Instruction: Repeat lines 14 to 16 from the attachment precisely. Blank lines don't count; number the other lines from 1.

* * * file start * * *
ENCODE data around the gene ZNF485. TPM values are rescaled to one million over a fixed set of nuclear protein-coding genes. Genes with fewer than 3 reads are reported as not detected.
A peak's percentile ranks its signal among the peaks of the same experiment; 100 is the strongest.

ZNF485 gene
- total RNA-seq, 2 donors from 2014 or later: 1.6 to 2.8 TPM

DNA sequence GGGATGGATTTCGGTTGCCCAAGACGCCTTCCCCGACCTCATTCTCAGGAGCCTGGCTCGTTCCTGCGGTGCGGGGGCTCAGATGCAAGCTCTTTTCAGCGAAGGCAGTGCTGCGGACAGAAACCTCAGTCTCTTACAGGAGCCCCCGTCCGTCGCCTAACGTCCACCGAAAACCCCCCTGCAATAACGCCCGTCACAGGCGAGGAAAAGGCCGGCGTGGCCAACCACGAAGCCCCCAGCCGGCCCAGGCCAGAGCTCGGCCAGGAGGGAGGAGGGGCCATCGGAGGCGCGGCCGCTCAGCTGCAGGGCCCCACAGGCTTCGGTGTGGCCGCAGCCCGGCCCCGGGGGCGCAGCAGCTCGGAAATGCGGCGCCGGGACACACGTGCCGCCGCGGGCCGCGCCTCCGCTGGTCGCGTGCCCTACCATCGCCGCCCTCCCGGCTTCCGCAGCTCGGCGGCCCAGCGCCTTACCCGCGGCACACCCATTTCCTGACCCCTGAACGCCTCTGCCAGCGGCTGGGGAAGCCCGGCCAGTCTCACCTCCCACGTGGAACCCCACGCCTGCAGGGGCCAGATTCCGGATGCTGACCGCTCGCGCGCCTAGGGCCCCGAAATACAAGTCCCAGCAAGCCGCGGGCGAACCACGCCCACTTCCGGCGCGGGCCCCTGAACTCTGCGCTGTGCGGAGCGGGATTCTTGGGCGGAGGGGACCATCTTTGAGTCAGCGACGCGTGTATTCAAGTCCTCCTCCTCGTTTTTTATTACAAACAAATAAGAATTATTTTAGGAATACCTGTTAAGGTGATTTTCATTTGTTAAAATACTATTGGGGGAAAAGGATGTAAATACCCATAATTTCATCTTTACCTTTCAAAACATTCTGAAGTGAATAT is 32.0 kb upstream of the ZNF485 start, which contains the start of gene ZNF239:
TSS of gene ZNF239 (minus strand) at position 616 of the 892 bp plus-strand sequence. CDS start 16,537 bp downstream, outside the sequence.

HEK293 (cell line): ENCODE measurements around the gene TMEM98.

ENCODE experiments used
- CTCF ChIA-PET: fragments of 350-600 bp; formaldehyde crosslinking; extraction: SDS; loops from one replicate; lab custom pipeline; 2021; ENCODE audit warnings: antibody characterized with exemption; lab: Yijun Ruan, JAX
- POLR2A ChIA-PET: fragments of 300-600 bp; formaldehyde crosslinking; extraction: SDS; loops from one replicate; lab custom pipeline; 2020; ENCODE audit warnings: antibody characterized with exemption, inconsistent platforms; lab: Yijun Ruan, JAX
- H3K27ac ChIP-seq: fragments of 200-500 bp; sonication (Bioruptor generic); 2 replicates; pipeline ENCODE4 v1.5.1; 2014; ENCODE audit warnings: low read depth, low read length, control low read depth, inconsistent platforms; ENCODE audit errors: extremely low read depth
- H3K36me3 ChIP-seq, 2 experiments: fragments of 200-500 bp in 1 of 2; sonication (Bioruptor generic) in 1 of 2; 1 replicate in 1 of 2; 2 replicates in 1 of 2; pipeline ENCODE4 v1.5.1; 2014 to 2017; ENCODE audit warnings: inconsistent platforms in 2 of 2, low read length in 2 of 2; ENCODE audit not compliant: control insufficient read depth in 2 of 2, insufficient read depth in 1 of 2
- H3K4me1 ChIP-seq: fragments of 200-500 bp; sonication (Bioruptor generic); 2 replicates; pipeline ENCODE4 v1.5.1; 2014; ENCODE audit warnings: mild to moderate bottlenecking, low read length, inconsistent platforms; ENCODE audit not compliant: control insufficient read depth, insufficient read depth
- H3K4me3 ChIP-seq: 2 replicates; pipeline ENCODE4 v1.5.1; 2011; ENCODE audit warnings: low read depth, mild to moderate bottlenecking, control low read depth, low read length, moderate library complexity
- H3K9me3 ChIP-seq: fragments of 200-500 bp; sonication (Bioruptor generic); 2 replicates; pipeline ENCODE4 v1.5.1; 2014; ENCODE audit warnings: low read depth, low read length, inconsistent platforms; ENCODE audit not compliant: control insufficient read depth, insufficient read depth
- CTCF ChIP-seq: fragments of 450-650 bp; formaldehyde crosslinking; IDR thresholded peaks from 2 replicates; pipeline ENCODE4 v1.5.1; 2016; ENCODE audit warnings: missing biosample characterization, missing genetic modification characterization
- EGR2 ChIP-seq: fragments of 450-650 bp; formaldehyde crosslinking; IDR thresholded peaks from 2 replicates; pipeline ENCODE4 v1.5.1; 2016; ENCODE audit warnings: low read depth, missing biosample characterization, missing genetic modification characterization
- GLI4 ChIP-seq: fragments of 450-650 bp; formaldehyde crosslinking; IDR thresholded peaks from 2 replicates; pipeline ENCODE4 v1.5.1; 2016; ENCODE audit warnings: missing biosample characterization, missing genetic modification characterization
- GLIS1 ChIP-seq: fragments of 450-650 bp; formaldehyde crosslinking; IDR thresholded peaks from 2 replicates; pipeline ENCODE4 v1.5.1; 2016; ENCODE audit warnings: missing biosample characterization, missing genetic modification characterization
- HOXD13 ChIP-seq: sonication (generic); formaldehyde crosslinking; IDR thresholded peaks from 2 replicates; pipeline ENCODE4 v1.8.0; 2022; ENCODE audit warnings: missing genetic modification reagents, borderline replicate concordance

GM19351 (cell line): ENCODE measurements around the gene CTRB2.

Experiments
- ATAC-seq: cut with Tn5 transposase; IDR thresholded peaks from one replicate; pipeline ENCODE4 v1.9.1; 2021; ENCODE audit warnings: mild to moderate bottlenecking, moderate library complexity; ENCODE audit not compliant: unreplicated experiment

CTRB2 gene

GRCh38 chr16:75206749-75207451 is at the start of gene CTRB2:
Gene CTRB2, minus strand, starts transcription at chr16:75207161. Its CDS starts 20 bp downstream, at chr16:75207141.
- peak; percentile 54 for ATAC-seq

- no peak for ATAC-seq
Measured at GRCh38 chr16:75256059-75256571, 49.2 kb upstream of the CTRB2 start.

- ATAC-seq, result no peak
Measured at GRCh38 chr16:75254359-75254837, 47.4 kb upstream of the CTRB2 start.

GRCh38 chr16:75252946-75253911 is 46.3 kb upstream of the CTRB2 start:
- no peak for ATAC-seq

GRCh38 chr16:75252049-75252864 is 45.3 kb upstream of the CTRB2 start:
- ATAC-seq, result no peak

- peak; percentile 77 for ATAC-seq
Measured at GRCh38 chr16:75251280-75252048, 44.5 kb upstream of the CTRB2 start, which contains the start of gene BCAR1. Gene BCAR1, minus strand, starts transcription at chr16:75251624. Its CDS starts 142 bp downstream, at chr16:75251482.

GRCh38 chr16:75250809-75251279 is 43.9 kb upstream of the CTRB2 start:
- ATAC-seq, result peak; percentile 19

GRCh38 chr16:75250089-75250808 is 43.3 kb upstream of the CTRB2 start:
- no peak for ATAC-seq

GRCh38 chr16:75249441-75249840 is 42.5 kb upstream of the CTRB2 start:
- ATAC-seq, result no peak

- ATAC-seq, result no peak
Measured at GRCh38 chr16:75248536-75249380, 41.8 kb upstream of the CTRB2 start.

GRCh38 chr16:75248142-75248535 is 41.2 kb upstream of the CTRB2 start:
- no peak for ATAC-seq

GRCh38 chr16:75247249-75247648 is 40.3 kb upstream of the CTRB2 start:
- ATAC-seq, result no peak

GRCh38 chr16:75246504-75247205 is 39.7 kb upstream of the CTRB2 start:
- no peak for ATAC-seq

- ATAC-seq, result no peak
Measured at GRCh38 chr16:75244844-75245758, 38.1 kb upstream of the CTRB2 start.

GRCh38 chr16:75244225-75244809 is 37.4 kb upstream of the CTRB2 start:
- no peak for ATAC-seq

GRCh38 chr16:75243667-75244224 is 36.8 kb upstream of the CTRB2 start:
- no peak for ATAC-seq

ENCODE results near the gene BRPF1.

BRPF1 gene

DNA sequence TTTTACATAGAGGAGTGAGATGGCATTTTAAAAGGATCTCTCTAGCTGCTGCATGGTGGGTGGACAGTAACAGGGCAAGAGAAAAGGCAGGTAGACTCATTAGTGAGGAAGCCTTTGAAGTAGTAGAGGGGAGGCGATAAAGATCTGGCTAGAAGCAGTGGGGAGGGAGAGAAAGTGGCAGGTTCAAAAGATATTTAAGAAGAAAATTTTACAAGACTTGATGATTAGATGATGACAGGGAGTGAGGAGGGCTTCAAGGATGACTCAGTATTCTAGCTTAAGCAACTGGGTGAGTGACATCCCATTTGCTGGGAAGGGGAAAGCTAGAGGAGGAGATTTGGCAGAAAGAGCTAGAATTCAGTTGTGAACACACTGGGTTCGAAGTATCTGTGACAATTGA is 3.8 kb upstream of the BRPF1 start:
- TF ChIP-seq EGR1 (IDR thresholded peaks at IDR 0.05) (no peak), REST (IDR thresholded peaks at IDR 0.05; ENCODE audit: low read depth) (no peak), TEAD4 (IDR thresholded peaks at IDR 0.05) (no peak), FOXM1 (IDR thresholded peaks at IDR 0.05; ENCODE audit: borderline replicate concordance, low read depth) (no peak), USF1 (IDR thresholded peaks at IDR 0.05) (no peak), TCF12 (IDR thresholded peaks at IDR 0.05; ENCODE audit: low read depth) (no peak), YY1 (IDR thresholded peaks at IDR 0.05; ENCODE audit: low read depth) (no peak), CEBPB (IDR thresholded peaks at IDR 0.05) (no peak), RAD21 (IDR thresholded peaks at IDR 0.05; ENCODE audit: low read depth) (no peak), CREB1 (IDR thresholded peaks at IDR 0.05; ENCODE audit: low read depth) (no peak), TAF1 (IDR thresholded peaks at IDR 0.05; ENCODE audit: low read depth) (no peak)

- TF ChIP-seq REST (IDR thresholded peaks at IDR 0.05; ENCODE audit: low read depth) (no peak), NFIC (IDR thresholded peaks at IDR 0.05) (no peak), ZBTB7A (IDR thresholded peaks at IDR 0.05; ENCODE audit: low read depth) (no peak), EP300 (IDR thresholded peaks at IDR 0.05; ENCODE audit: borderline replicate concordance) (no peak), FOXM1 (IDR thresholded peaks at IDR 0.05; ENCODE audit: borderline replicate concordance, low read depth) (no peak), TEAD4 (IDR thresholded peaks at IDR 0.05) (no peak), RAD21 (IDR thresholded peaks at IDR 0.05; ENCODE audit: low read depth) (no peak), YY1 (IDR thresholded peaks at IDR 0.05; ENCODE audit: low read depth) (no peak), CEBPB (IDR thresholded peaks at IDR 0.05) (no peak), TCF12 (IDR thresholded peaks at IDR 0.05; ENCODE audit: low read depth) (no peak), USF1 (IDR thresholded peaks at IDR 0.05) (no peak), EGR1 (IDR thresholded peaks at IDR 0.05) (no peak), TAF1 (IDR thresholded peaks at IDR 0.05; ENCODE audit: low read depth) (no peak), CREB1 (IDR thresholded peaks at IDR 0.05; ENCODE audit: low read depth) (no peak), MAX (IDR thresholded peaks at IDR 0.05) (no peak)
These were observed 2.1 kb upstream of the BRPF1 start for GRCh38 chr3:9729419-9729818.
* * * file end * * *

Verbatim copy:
- H3K4me3 ChIP-seq: 2 replicates; pipeline ENCODE4 v1.5.1; 2011; ENCODE audit warnings: low read depth, mild to moderate bottlenecking, control low read depth, low read length, moderate library complexity
- H3K9me3 ChIP-seq: fragments of 200-500 bp; sonication (Bioruptor generic); 2 replicates; pipeline ENCODE4 v1.5.1; 2014; ENCODE audit warnings: low read depth, low read length, inconsistent platforms; ENCODE audit not compliant: control insufficient read depth, insufficient read depth
- CTCF ChIP-seq: fragments of 450-650 bp; formaldehyde crosslinking; IDR thresholded peaks from 2 replicates; pipeline ENCODE4 v1.5.1; 2016; ENCODE audit warnings: missing biosample characterization, missing genetic modification characterization